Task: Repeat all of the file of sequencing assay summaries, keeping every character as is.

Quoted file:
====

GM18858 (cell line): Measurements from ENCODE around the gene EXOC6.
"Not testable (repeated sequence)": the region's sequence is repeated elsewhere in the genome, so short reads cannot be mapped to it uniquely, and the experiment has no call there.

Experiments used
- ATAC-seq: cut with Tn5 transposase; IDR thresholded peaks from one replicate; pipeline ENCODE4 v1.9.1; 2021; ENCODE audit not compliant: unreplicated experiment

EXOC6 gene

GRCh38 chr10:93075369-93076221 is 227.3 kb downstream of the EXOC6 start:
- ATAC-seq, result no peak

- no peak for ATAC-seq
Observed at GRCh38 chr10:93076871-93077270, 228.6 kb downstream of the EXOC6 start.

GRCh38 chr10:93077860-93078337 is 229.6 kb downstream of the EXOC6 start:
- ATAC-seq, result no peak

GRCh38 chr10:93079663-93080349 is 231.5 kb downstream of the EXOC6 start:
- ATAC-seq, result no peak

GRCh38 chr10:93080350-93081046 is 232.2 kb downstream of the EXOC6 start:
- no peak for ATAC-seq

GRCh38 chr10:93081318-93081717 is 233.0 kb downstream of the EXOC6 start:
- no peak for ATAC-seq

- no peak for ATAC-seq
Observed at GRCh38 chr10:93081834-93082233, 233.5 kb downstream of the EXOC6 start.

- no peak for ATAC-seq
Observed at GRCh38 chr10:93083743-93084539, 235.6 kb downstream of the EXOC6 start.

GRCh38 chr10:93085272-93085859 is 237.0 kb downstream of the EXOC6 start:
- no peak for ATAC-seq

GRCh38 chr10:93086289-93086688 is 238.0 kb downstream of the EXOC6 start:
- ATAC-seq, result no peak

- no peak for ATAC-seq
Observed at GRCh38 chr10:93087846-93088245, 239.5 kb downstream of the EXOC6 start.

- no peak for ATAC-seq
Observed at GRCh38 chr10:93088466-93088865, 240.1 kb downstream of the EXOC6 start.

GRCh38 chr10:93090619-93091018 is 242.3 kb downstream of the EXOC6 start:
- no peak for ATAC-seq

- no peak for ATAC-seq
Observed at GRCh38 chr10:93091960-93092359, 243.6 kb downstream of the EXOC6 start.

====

GM18858 (cell line): Measurements from ENCODE around the gene EXOC6.
"Not testable (repeated sequence)": the region's sequence is repeated elsewhere in the genome, so short reads cannot be mapped to it uniquely, and the experiment has no call there.

Experiments used
- ATAC-seq: cut with Tn5 transposase; IDR thresholded peaks from one replicate; pipeline ENCODE4 v1.9.1; 2021; ENCODE audit not compliant: unreplicated experiment

EXOC6 gene

GRCh38 chr10:93075369-93076221 is 227.3 kb downstream of the EXOC6 start:
- ATAC-seq, result no peak

- no peak for ATAC-seq
Observed at GRCh38 chr10:93076871-93077270, 228.6 kb downstream of the EXOC6 start.

GRCh38 chr10:93077860-93078337 is 229.6 kb downstream of the EXOC6 start:
- ATAC-seq, result no peak

GRCh38 chr10:93079663-93080349 is 231.5 kb downstream of the EXOC6 start:
- ATAC-seq, result no peak

GRCh38 chr10:93080350-93081046 is 232.2 kb downstream of the EXOC6 start:
- no peak for ATAC-seq

GRCh38 chr10:93081318-93081717 is 233.0 kb downstream of the EXOC6 start:
- no peak for ATAC-seq

- no peak for ATAC-seq
Observed at GRCh38 chr10:93081834-93082233, 233.5 kb downstream of the EXOC6 start.

- no peak for ATAC-seq
Observed at GRCh38 chr10:93083743-93084539, 235.6 kb downstream of the EXOC6 start.

GRCh38 chr10:93085272-93085859 is 237.0 kb downstream of the EXOC6 start:
- no peak for ATAC-seq

GRCh38 chr10:93086289-93086688 is 238.0 kb downstream of the EXOC6 start:
- ATAC-seq, result no peak

- no peak for ATAC-seq
Observed at GRCh38 chr10:93087846-93088245, 239.5 kb downstream of the EXOC6 start.

- no peak for ATAC-seq
Observed at GRCh38 chr10:93088466-93088865, 240.1 kb downstream of the EXOC6 start.

GRCh38 chr10:93090619-93091018 is 242.3 kb downstream of the EXOC6 start:
- no peak for ATAC-seq

- no peak for ATAC-seq
Observed at GRCh38 chr10:93091960-93092359, 243.6 kb downstream of the EXOC6 start.